• The Film:  The final example of back-to-back films from the same director, the 4th and 5th Welles films on the list.  Of course, obviously, most people would reverse these two.  Still stands the test of time but if you really want to feel its cinematic power, watch a bunch of 30s films then watch this and see the difference.  Full review here.

#9

touch_of_evilTouch of Evil

  • Director:  Orson Welles
  • Genre:  Mystery  (Cop)
  • Distributor:  Universal
  • Year:  1958
  • Country:  U.S.
  • Major Awards:  Picture (NH), Director (NH), A. Screenplay (NH), Actor (NH), S. Actress (NH), Ensemble (NH)
  • N.A. Gross:  $2,237,659
  • Entry Rank:  #6
  • TSPDT Rank:  #31
  • The Film:  Completely ignored at the time, re-edited by the studio (though unlike what you heard in Ed Wood, Universal didn’t make him cast Heston – in fact Heston is a major reason Welles was directing the film) but later finally acknowledged as an absolute classic and to my mind, actually the best of Welles’ work.  Full review here.

#8

chinatownChinatown

  • Director:  John Huston
  • Genre:  Mystery  (Detective)
  • Distributor:  Paramount
  • Year:  1974
  • Country:  U.S.
  • Major Awards:  Picture (NH, AA, BAFTA, GG), Director (NH, DGA, AA, BAFTA, GG), Screenplay (NH, WGA, AA, BAFTA, GG), Actor (NH, AA, BAFTA, GG, NYFC, NSFC), Actress (NH, AA, BAFTA, GG), S. Actor (NH, BAFTA, GG), Ensemble (NH)
  • N.A. Gross:  $29,200,000
  • Entry Rank:  #8
  • TSPDT Rank:  #55
  • The Film:  While most of the major studios have had their best film, not only is this not Paramount’s best film (or even second best), it’s not even the best from the first half of the 70s.  The 8th Polanski film on the list and the best film from the year I was born which gives it special meaning (plus I lived in the LA suburbs when I first saw it).  Full review here.  By the way, how strange was it for Nicholson to lose the Oscar, especially to a tv actor like Art Carney?  Absolutely unprecedented.  Even putting aside the BAFTA (which came after the Oscar in those days), Nicholson was just the second actor to win the Globe and NYFC and lose the Oscar (after Kirk Douglas in 1956).  He was only the third actor to win the NYFC and NSFC and lose the Oscar, one of whom was Jon Voight in 1969 (with Hoffman pulling votes) and the other Marlon Brando in 1973 (who had won the year before).  Today, Nicholson is still one of only two actors to win the Globes, NYFC and NSFC and not win the Oscar (Bob Hoskins in 1986).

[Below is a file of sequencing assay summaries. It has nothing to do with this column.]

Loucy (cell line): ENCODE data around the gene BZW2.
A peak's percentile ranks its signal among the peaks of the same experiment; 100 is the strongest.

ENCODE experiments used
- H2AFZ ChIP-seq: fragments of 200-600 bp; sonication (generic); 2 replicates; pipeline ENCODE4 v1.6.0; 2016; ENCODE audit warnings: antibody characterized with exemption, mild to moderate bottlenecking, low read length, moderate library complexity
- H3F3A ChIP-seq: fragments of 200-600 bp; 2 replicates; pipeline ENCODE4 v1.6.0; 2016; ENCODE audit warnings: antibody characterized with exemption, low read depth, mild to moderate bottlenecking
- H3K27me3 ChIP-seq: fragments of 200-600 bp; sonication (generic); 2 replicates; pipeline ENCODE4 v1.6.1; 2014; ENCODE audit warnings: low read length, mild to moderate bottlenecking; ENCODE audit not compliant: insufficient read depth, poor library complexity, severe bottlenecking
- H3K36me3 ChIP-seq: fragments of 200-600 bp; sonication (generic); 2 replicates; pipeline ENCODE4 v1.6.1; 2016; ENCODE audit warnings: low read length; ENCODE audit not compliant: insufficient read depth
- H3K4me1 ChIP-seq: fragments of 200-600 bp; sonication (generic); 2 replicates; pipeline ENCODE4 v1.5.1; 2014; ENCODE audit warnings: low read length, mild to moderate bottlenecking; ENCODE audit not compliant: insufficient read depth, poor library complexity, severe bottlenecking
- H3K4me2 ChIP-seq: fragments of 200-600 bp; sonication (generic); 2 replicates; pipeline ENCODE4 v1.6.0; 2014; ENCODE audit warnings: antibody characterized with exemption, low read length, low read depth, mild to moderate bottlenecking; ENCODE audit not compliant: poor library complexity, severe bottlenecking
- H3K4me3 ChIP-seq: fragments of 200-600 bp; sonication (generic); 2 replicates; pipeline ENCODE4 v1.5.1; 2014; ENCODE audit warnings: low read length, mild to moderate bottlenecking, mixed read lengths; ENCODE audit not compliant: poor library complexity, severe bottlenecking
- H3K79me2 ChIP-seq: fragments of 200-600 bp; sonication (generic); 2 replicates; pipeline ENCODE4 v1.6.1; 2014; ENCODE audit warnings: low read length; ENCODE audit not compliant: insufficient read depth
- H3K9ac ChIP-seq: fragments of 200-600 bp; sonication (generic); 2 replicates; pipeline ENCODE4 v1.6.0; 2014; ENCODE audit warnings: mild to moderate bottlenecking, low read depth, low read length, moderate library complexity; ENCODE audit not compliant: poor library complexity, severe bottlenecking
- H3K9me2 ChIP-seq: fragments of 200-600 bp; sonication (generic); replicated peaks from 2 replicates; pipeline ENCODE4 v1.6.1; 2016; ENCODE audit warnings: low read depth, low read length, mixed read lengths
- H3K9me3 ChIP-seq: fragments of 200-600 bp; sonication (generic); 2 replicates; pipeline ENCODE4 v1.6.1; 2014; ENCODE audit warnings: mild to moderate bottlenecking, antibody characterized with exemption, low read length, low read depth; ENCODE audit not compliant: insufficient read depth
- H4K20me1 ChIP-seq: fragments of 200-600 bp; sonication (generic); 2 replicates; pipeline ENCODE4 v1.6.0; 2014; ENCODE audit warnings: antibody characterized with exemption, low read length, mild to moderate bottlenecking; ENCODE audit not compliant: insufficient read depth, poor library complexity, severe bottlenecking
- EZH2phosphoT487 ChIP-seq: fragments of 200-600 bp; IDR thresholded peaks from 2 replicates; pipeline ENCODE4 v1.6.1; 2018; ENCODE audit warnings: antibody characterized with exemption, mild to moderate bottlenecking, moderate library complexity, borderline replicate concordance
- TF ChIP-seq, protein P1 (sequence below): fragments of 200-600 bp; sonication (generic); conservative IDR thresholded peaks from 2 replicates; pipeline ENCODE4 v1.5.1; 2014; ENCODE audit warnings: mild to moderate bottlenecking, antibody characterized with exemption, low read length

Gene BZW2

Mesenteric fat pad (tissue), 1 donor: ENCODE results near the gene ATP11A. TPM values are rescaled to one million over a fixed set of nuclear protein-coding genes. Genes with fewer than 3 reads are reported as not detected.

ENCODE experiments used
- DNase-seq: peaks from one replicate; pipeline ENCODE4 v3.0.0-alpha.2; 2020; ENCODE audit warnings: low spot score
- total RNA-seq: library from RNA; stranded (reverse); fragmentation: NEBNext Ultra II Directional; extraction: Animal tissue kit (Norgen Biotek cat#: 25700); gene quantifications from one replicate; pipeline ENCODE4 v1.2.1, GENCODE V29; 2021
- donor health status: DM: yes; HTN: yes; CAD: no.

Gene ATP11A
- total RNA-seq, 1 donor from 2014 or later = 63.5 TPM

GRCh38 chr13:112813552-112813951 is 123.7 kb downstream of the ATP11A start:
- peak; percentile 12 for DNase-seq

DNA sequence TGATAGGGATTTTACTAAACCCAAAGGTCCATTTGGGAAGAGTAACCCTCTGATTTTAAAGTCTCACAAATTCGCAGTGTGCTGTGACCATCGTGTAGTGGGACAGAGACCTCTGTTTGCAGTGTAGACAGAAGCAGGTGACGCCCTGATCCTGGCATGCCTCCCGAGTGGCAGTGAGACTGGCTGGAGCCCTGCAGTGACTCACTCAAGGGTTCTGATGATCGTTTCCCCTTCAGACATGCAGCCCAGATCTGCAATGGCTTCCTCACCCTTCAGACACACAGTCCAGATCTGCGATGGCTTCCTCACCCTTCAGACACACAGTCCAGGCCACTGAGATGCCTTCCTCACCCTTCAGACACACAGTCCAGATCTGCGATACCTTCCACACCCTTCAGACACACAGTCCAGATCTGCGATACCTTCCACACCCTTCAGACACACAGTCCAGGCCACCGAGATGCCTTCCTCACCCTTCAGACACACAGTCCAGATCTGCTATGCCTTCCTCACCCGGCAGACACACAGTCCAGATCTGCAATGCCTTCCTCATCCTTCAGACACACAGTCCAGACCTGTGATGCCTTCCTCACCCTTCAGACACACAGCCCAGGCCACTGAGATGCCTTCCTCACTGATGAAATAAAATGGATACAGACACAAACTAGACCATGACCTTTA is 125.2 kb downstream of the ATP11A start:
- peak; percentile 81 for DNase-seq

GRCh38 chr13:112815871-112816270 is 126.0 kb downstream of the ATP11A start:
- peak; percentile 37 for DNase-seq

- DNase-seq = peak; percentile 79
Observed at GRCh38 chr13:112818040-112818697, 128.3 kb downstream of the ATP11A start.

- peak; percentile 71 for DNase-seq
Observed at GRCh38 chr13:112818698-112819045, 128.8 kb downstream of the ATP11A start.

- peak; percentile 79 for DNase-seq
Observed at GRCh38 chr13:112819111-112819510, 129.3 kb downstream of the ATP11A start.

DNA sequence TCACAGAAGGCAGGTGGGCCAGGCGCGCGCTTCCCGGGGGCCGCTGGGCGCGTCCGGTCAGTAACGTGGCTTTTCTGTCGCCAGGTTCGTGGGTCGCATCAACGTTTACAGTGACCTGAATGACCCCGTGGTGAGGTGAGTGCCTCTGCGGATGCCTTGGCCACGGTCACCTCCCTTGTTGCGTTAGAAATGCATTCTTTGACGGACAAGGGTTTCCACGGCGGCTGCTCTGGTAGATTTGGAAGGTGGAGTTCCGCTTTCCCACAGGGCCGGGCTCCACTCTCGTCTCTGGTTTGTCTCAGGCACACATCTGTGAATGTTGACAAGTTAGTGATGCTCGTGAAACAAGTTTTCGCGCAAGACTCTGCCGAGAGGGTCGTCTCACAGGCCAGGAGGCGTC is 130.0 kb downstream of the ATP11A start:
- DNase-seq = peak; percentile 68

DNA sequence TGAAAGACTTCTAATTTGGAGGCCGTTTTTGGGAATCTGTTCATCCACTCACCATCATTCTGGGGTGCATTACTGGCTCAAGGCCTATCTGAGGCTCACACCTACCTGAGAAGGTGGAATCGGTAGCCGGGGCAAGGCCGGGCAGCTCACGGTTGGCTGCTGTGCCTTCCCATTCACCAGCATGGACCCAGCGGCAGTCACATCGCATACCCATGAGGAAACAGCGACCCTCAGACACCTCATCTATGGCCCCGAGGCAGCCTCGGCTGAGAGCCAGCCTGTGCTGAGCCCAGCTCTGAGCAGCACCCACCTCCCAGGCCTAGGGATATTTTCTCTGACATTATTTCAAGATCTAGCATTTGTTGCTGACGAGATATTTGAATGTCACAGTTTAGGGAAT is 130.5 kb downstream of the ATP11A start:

#7

godfather_ver1The Godfather

  • Director:  Francis Ford Coppola
  • Genre:  Crime  (Gangster)
  • Distributor:  Paramount
  • Year:  1972
  • Country:  U.S.
  • Major Awards:  Picture (NH, AA, GG), Director (NH, DGA, AA, GG), A. Screenplay (NH, WGA, AA, GG), Actor (NH, AA, BAFTA, GG, GG, NSFC), S. Actor (NH, NH, NH, NH, AA, AA, AA, BAFTA, GG, NYFC, NBR), S. Actress (NH), Ensemble (NH)
  • N.A. Gross:  $136,381,073
  • WW Gross:  $250,341,816
  • Entry Rank:  #7
  • TSPDT Rank:  #7
  • The Film:  There’s a good case to be made that the film canon should begin with The Godfather.  First, it won the Oscar, the only film in my all-time Top 10 to do that.  Second, it also was the biggest box office film of the year.  In fact, based on Variety’s rentals, it was the biggest film of all-time and held that for three years, beating out Gone with the Wind and staying at #1 over The Exorcist.  Not a lot of films win the Oscar and the box office (just 9 films in the 45 years before it and only 6 in the 50 years since).  But The Godfather is also the critical champ.  It’s one of only 7 films to win the Oscar and be the top ranked film for the year at TSPDT and it’s the only one of those to be a true box office smash.  It’s also at the top for the IMDb voters.  No film earlier than this one earns even half as many votes at the IMDb and it takes until 1994 to find one with more votes.  It also has the highest rating for the year at the IMDb (and second highest all-time).  More than any other film in history, it hits the top of critical, commercial and industry appeal.  Full review here.

#6

TSSHHE-2Det sjunde inseglet